The World Trade Organisation has reached a final conclusion on a dispute over aircraft subsidy between the United States and the European Union.
Both sides are claiming victory following the ostensibly secret decision, with Boeing branding the judgement “good news for aerospace workers across America”, while Airbus argued some 70 per cent of American claims were rejected.
The disagreement centres on state subsidy to private enterprise, with both America and the EU claiming their material interests have been damaged by the actions of the other.
Boeing said in a statement following the decision: “This is a powerful, landmark judgment and good news for aerospace workers across America who for decades have had to compete against a heavily subsidised Airbus.”
US officials estimate the commercial value to Airbus of all government subsidies now totals around $178 billion (in 2006 dollars).
These subsidies have been used to support the creation of every Airbus product, including the A330/A340, which received more than $5 billion in development aid alone, and the A380, which received $4 billion in subsidies.
Those, and other European government subsidies to Airbus, have significantly distorted the global market for large commercial airplanes, causing adverse effect to Boeing and costing America tens of thousands of high-tech jobs, argues the American manufacturer.
Earlier this week Boeing criticised a German government decision to offer Airbus a £1 billion loan.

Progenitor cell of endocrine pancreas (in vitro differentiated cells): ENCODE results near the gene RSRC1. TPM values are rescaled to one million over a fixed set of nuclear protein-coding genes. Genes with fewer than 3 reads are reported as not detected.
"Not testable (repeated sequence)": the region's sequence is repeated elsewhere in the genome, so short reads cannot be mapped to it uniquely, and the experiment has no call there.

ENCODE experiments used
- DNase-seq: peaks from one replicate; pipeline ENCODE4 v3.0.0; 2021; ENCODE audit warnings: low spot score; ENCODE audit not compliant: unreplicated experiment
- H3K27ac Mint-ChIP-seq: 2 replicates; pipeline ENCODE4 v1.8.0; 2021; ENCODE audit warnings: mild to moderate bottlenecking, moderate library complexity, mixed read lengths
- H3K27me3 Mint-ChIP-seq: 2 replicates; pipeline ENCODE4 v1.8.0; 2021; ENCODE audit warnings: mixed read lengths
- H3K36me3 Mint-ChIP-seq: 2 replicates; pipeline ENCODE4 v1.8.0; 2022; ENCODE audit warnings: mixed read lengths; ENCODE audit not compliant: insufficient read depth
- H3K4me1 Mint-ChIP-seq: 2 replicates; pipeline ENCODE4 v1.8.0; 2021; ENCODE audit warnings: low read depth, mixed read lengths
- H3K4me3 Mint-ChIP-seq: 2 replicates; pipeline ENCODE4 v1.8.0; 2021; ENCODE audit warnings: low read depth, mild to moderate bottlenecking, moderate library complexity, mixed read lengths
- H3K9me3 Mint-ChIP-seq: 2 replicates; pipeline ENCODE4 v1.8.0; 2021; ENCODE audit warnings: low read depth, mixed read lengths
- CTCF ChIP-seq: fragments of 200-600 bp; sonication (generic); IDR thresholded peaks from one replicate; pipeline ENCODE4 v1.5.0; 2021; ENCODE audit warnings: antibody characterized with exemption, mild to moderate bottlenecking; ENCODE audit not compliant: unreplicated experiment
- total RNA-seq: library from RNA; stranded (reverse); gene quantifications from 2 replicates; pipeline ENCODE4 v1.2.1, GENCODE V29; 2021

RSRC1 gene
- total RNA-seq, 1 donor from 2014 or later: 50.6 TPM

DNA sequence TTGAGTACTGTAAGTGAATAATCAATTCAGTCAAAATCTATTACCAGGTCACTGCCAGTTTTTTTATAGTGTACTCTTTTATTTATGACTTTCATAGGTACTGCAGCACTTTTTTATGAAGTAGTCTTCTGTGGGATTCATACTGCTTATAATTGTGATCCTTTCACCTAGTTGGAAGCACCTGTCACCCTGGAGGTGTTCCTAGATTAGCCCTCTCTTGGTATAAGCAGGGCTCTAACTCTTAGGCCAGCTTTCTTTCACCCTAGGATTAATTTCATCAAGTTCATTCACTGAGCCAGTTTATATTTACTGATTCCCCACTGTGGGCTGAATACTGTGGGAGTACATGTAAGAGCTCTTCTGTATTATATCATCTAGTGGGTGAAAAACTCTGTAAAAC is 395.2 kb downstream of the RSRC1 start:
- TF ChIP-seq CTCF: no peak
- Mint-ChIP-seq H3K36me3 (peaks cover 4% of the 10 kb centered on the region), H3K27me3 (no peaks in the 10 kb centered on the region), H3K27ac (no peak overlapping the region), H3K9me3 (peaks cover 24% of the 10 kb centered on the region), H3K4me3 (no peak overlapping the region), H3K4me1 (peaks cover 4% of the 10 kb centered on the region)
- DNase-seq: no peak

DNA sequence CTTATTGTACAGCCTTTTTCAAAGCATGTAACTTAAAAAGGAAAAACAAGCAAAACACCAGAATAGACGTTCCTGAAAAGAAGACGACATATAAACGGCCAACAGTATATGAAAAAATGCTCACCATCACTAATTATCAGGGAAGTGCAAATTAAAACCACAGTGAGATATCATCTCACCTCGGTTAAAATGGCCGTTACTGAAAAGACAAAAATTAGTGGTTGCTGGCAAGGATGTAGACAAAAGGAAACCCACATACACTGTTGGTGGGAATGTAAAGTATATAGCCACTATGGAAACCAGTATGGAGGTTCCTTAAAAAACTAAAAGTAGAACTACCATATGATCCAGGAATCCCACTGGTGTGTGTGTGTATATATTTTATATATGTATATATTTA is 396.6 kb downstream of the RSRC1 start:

“Airbus and its sponsor governments continue to reaffirm their commitment to using subsidised launch aid to fund the next Airbus airplane, the A350,” continued Boeing.
“We urge them to change course and fully comply with the WTO’s clear ruling.
“It is extremely important to international trade and global economic growth that governments and businesses abide by the WTO’s rules. Markets, not parliaments, should pick the winners in the global aerospace industry.”
Despite Boeing’s enthusiasm for the World Trade Organisation’s decision, Airbus has also been quick to endorse the statement.
Airbus argues the European reimbursable loan mechanism (RLI) has been confirmed as legal and a compliant instrument of partnership between government and industry, while American claims for redress of the system have been deemed “legally inappropriate”.
Perhaps most importantly from the Airbus perspective, neither European RLI nor any other measure has caused “material injury” to any US interest, in the view of the WTO.
This means the panel has rejected the US claims European measure caused job losses or lost profits in the US aircraft industry.
Boeing claims of lost US jobs have now been judged and found to be false.
However, this is unlikely to be an end to the dispute, with Airbus now expecting the WTO to issue a report on subsidies to Boeing in June.
“Boeing’s recent WTO enthusiasm is unlikely to survive WTO confirmation that the B787 is the most highly subsidized aircraft program in the history of aviation,” argued Airbus in a statement.
“Boeing’s repeated rejection of European offers for negotiation over years and again last night usurp the proper role of the US Government and contradict the US trans-Atlantic partnership with European nations.”